The Return of Haim + Two Other Pop Records We Need Right Now


It was as early as the fall of 2014 that confirmation of a new record was in the works from Este, Danielle, and Alana Haim. Yes, we came to adore them so quickly after being electrified by the ravishing pop wonder of their debut, Days Are Gone, that we forever refer to them on a first-name basis. In the ensuing months – and even years – after the release of the Los Angeles band’s full-length, the sisters toured the universe and charmed everyone with smashing success, leaving us pondering where they would go with their sophomore effort. The trio were a surging star on the rise without a ceiling in sight.

Unlike the usual commercial mainstream artists who dominate the majority of attention, Haim is the kind of pop band who offers something much different. They operate on a cool, collected wavelength with one another, each member delivering an essential energy vital to the distinct sound captured. There’s not a vapid or wasted moment within any second of any song they’ve ever written, and the group’s dedication to taking as much time as necessary to churn out a quality product makes them musicians that the popular American music realm simply needs. There’s no need to create coolness with the Haim sisters, because they were born with it.

This is why the emergence of a simple teaser video in late April, displaying a studio run-through of the track “Right Now”, is the ideal example of a terrific group not concerned with boasting an explosive announcement. Working with Paul Thomas Anderson, the video is raw and observant, placing the fans directly into the studio with the sisters, and the result is literally hair-raising. They are a patient and trusting band, and their fans were handsomely rewarded with not only this introduction, but, only a week later, with the official single releases of “Want You Back” and the aforementioned “Right Now”. If there were any doubters during the decent stretch of time between the band’s debut and their latest release, these back-to-back songs should forever lay that skepticism to rest.

Haim’s second album is called Something To Tell You, but you probably already knew that by now. So, until we get to indulge in the entire thing on July 7, here are two recently released pop records that deserve a lot of attention and can be good tide-over’s until then.


Sylvan Esso – What Now (released April 28)

After making a bit of a splash with their self-titled debut in 2014, and more specifically with the smooth single, “Coffee”, the east coast duo comprised of Amelia Meath and Nick Sanborn are heard sharpening their skills even further with What Now. The lead single, “Die Young”, finds them operating at the highest peak yet and remains one of the best singles of 2017. What separates this sophomore effort considerably from the band’s debut is the pure front-to-back cohesiveness. Meath’s vocals remain a highlight, but her songwriting gets even more personal and effective, and combined with Sanborn’s frequently inventive, sometimes makeshift beat production, they offer a flat out satisfying pop record.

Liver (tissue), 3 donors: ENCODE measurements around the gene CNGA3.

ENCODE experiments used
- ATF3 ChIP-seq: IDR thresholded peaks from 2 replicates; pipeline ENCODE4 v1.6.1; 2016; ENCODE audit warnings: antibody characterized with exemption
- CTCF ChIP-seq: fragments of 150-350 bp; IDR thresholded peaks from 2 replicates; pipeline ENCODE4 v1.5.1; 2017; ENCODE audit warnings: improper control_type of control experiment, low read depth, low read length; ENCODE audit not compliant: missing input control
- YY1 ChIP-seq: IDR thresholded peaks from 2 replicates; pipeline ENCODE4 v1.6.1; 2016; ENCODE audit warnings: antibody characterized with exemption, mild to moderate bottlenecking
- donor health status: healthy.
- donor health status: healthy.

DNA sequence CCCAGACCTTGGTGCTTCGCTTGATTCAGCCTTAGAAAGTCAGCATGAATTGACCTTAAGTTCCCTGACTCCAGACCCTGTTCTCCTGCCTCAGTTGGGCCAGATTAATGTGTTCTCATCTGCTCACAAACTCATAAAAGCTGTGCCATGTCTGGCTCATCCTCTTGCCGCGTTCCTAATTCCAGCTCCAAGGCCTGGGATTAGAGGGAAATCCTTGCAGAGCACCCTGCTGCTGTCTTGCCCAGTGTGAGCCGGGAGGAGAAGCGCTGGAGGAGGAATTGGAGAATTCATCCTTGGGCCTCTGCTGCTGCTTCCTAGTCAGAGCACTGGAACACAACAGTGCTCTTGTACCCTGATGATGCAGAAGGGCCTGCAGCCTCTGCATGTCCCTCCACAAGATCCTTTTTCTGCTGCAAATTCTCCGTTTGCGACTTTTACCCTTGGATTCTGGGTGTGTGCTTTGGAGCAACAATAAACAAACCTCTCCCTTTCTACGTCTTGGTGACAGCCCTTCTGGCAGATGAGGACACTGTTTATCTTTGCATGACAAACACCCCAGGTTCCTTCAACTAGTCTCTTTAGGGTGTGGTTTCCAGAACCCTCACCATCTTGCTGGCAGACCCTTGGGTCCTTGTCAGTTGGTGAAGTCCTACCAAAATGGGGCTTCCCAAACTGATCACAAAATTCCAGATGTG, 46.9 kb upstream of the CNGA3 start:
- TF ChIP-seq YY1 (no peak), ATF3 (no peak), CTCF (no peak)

Rating: 4/5


Nite Jewel – Real High (released May 5)

Another strong and semi-overlooked pop vocalist, this one creating music at the other end of the country in LA, is Ramona Gonzalez of Nite Jewel. Since the inception of this project in 2008, Gonzalez has permanently embedded a fuchsia-tinted, nighttime, west coast skyline soundtrack sound to compliment her hypnotizing vocals, and it comes fully realized on fourth LP, Real High. The record paints an image of permeating light from fully lit skycrapers sharing apex real estate with the California sunset. There’s absolutely no reason any true pop/R&B fan wouldn’t make it a priority to keep this entire album on regular nighttime driving rotation for the duration of at least this coming summer.

Rating: 4/5


There you are. As we wait out over a month before Este, Danielle and Alana officially unveil the album, it can be comforting to know that there are plenty of other artists within the same vein delivering considerably excellent work, and we need to give them attention.  


Author: Andy Ferguson

Much of who Andy Ferguson has become can be directly attributed to the summer of 1997, when he stumbled upon VHS copies of ‘Swingers’ and ‘Bottle Rocket’, while almost simultaneously becoming introduced to the Dr. Octagon album, ‘Dr. Octagonecologyst’. Living in a small country town in Indiana as a 13 year-old worshipping artists like Kool Keith and Pavement instantly makes one into more than an outcast. Instead of becoming the cliched friendless and depressed shut-in, he embraced the otherworldly culture that these records and films were presenting him.

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